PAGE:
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Marcetta Darensbourg

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Marcetta Darensbourg

Professor of Chemistry
Texas A&M University

 Marcetta Darensbourg

Marcetta York Darensbourg was born and raised by her schoolteacher parents in the small hamlet of Artemus, Kentucky, on the banks of the Cumberland River.  As did her parents, she graduated from Union College in the nearby Barbourville, Ky.  Encouraged by her professors there, she pursued graduate studies in Inorganic Chemistry at the University of Illinois, Champaign/Urbana, receiving a Ph.D. in 1967 under the mentorship of Professor Theodore L. Brown.  While in graduate school she met Donald Darensbourg, also an Inorganic Chemist.  Her first appointments were short term lectureships at Vassar College, followed by SUNY Buffalo; in 1971 she was appointed assistant professor at Tulane University where she and Don rose through the ranks, moving to Texas A&M as Full Professors in 1982.  She holds the title of Distinguished Professor of Chemistry.  She lectures undergraduate and graduate courses devoted to inorganic and organometallic chemistry.

 

Marcetta’s research trajectory has mirrored developments in transition metal organometallic chemistry, specifically in the synthesis and characterization of carbon monoxide-stabilized, electron-rich metal hydrides and mechanisms of hydride transfer to organic substrates.   Intrigued by the possibility of metal hydrides in nature, specifically in the active sites of the hydrogenases, she directed efforts towards biomimetics of those sites and towards using the tools of organometallic chemistry to link the synthetic analogues with the natural hydrogen processing biocatalysts.  Other metalloenzyme active sites that perform carbon-carbon coupling processes add additional inspiration for research into nature’s design for eliciting catalysis by earth abundant metals in cases where the chemical industry relies on rare and expensive noble metals.  Her research has resulted in >250 peer reviewed publications as well as multiple awards including the American Chemical Society’s Award in Organometallic Chemistry (2017), and the ACS Award for Distinguished Service in the Advancement of Inorganic Chemistry (1996).  She is a member of the National Academy of Science (2017), and a fellow of the American Academy of Arts and Sciences, the Royal Society of Chemistry and the American Chemical Society.    She has mentored > 50 students to the Ph.D. degree in Chemistry.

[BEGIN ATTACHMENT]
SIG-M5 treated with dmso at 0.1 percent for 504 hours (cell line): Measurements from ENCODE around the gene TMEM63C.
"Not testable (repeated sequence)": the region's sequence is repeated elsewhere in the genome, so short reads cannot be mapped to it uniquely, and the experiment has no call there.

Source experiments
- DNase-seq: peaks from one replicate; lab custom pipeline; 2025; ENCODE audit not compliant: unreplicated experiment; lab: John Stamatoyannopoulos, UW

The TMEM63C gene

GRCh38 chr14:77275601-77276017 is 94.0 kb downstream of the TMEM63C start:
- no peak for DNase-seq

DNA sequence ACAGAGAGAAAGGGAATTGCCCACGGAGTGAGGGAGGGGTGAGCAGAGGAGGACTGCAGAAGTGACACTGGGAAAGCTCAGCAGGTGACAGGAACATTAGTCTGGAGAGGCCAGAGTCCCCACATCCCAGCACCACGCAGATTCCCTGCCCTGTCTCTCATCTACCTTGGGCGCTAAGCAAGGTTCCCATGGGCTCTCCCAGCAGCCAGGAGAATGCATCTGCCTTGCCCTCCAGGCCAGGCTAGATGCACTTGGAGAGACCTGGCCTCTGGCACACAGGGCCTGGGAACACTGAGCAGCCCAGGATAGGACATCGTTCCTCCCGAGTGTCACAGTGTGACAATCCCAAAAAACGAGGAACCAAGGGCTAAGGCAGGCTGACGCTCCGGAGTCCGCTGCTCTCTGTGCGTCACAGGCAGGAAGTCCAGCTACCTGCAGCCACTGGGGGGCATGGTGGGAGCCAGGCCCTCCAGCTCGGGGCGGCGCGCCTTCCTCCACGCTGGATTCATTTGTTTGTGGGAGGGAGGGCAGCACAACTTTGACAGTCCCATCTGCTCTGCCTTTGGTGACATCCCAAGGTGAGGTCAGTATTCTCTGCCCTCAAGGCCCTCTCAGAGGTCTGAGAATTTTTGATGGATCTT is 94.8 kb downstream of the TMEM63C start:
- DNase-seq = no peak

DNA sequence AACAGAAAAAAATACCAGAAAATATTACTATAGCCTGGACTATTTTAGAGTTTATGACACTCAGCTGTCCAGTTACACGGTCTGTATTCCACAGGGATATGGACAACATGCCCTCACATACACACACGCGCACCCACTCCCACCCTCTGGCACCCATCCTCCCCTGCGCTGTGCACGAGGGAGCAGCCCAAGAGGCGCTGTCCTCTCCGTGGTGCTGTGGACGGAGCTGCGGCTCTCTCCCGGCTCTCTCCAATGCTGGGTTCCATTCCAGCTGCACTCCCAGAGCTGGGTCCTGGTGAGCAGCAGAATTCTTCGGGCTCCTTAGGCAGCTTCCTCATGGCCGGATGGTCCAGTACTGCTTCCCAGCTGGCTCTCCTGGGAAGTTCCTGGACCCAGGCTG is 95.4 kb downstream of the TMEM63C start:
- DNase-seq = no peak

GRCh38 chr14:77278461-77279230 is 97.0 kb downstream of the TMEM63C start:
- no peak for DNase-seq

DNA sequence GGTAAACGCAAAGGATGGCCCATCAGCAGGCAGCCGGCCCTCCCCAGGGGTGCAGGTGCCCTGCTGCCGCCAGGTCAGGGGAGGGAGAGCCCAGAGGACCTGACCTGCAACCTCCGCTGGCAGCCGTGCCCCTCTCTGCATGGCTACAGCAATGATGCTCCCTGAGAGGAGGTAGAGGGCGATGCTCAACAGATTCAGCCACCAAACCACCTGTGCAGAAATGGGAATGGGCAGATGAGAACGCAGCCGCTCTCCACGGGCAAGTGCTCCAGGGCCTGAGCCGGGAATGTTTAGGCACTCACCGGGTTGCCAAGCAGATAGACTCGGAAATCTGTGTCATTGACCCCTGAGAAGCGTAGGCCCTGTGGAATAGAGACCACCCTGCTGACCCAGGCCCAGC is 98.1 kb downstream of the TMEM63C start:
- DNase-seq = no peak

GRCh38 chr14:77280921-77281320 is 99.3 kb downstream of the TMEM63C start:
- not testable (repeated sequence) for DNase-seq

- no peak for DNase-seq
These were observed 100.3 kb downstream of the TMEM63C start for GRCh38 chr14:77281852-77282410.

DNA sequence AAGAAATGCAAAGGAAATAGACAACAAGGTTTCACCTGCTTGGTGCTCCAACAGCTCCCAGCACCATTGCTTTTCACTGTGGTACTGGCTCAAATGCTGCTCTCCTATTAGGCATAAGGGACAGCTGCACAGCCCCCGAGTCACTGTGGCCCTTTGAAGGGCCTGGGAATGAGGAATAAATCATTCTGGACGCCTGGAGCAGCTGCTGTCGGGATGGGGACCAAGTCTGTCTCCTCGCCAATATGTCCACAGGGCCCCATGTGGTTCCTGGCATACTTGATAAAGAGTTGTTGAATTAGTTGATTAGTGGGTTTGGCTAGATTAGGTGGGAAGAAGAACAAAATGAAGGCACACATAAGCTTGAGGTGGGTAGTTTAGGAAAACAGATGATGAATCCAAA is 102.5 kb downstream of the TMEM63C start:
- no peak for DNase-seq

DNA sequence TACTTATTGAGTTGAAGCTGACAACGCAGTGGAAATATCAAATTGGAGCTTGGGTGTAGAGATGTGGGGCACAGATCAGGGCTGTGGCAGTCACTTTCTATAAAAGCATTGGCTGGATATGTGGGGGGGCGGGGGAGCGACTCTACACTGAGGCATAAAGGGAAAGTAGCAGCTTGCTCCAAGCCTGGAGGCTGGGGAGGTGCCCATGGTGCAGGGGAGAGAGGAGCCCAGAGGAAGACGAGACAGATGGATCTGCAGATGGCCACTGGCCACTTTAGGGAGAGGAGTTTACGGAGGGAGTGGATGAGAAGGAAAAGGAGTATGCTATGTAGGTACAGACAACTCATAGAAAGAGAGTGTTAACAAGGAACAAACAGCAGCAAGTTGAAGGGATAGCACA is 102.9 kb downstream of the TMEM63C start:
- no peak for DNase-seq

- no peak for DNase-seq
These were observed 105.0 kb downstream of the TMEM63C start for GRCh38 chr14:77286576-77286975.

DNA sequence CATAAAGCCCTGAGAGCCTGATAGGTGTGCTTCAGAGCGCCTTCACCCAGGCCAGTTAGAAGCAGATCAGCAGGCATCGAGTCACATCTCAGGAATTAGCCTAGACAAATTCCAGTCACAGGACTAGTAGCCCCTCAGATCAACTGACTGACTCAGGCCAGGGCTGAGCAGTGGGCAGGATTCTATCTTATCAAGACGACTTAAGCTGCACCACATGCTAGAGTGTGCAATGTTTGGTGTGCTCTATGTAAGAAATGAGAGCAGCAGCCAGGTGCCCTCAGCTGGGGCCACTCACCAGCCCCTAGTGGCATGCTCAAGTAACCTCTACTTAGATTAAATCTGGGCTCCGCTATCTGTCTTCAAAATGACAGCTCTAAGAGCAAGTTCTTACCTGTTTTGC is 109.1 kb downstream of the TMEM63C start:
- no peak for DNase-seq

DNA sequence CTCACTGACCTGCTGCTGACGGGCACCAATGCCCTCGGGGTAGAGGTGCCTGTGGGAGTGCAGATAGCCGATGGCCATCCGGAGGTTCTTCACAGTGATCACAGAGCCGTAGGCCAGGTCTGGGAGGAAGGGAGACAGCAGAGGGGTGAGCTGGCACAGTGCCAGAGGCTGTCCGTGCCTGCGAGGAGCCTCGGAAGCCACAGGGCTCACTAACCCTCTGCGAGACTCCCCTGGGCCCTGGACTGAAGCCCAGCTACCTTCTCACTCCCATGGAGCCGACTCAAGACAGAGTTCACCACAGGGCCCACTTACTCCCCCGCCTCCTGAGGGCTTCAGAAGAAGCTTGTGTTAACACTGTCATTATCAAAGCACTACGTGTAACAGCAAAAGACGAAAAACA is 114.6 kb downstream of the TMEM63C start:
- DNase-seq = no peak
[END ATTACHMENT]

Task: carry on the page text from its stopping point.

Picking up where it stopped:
Learn more about M.Y. Darensbourg Research Laboratories here.